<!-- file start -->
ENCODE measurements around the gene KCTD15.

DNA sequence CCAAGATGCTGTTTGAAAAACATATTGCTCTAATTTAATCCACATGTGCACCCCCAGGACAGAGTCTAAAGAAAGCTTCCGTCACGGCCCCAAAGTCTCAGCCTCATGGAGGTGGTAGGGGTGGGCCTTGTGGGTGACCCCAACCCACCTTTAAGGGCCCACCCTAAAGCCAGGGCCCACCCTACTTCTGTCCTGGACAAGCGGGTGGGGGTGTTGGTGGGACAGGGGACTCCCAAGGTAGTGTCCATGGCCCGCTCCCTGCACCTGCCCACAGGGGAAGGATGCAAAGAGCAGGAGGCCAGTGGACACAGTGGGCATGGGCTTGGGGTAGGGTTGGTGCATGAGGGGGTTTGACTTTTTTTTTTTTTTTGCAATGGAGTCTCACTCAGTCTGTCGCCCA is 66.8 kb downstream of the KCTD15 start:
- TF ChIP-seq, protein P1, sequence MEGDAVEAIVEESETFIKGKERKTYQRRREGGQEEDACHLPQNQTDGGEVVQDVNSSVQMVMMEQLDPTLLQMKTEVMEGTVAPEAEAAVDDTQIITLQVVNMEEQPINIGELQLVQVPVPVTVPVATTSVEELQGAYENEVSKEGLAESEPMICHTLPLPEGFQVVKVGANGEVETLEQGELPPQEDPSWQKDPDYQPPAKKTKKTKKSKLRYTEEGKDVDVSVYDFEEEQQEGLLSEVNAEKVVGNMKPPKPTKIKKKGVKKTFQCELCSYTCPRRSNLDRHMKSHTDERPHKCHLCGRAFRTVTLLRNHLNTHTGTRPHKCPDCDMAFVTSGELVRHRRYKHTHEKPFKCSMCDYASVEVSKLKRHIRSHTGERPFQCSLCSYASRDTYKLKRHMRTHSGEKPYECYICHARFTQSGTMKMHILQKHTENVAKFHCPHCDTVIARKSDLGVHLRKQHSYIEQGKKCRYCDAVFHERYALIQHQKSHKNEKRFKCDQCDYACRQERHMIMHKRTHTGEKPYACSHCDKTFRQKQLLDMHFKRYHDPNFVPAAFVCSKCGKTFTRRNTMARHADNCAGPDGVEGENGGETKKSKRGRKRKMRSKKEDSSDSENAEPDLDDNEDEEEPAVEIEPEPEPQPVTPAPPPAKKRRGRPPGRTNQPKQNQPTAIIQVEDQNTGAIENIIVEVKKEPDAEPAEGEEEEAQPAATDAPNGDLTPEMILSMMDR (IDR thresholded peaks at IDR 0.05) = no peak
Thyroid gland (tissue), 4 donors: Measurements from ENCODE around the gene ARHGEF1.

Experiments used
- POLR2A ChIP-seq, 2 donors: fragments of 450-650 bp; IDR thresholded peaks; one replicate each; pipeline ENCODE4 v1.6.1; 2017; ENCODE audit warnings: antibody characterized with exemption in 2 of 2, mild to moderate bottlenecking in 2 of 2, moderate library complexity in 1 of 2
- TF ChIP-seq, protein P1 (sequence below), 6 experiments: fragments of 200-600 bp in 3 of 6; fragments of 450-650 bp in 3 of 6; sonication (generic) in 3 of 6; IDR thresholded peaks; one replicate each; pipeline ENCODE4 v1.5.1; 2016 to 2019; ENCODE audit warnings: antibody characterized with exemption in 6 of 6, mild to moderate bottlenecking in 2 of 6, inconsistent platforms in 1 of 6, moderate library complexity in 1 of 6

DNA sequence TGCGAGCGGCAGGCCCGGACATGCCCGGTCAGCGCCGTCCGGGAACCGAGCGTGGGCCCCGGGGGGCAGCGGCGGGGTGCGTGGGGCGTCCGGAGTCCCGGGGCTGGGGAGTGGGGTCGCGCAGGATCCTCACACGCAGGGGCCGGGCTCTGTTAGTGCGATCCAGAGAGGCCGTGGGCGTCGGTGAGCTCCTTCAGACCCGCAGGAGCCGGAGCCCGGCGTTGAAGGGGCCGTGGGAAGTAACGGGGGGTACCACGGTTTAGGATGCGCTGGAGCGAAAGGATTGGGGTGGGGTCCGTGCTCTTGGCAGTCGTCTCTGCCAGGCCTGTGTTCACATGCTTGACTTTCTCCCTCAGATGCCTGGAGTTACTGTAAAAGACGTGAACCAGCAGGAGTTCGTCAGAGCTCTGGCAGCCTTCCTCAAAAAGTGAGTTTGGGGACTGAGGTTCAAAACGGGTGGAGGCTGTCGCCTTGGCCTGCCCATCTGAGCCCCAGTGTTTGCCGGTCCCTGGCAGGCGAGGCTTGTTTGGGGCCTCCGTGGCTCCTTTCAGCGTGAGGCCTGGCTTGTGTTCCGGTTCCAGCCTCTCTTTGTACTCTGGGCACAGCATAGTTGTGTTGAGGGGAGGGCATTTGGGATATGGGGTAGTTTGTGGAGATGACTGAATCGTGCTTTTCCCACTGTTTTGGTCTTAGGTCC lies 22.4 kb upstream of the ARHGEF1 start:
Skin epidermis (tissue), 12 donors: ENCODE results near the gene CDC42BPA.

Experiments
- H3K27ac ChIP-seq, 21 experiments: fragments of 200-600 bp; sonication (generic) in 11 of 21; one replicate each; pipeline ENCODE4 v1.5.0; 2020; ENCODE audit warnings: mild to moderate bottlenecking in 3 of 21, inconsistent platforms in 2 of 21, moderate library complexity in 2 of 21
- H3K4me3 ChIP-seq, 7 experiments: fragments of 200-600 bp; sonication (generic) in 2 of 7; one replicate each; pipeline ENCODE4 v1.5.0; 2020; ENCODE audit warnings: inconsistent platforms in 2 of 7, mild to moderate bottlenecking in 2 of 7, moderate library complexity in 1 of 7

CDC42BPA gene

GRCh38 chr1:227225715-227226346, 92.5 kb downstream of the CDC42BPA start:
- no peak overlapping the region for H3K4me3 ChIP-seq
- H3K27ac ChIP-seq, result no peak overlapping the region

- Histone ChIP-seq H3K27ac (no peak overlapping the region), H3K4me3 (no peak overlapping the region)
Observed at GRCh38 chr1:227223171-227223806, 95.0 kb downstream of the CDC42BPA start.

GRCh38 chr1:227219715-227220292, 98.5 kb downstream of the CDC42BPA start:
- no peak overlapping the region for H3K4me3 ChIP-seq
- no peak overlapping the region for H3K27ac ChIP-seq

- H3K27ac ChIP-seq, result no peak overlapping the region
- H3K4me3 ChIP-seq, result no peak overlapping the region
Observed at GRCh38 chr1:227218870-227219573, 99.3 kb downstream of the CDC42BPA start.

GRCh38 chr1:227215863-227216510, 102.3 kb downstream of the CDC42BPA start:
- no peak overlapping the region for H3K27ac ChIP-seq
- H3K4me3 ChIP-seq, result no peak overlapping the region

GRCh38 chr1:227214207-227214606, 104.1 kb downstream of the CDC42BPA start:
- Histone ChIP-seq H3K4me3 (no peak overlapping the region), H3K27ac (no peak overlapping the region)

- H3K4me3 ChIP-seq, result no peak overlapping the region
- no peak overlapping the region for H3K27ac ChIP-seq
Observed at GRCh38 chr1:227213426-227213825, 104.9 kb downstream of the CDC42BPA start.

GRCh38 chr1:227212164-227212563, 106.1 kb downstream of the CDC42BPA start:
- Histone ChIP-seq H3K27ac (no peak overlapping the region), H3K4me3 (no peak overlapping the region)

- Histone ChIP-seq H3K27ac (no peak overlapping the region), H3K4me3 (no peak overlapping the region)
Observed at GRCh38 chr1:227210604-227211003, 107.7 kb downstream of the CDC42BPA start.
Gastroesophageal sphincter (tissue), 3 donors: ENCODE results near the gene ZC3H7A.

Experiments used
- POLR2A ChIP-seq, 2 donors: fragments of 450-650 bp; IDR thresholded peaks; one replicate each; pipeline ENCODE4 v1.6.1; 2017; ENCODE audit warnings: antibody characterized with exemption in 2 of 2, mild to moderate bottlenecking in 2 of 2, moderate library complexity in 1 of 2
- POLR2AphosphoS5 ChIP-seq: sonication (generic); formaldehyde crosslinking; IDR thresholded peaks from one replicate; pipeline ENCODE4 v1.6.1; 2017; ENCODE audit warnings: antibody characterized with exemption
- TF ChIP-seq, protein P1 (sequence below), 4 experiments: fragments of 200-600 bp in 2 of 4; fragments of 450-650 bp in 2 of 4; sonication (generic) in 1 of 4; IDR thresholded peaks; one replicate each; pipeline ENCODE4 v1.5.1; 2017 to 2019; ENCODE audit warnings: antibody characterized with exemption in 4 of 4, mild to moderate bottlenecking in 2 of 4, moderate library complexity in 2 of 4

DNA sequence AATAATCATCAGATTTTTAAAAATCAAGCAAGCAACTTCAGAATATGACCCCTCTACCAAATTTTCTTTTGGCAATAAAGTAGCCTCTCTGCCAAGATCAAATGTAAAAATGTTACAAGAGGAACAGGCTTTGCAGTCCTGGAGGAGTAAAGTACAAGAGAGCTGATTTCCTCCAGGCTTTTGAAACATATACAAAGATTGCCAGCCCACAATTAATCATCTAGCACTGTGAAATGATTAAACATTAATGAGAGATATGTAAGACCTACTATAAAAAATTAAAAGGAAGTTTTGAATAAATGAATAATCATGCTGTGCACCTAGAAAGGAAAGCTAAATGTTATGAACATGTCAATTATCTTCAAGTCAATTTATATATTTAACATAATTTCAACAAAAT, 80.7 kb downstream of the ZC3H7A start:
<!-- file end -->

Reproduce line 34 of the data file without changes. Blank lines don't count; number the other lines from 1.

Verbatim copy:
- Histone ChIP-seq H3K27ac (no peak overlapping the region), H3K4me3 (no peak overlapping the region)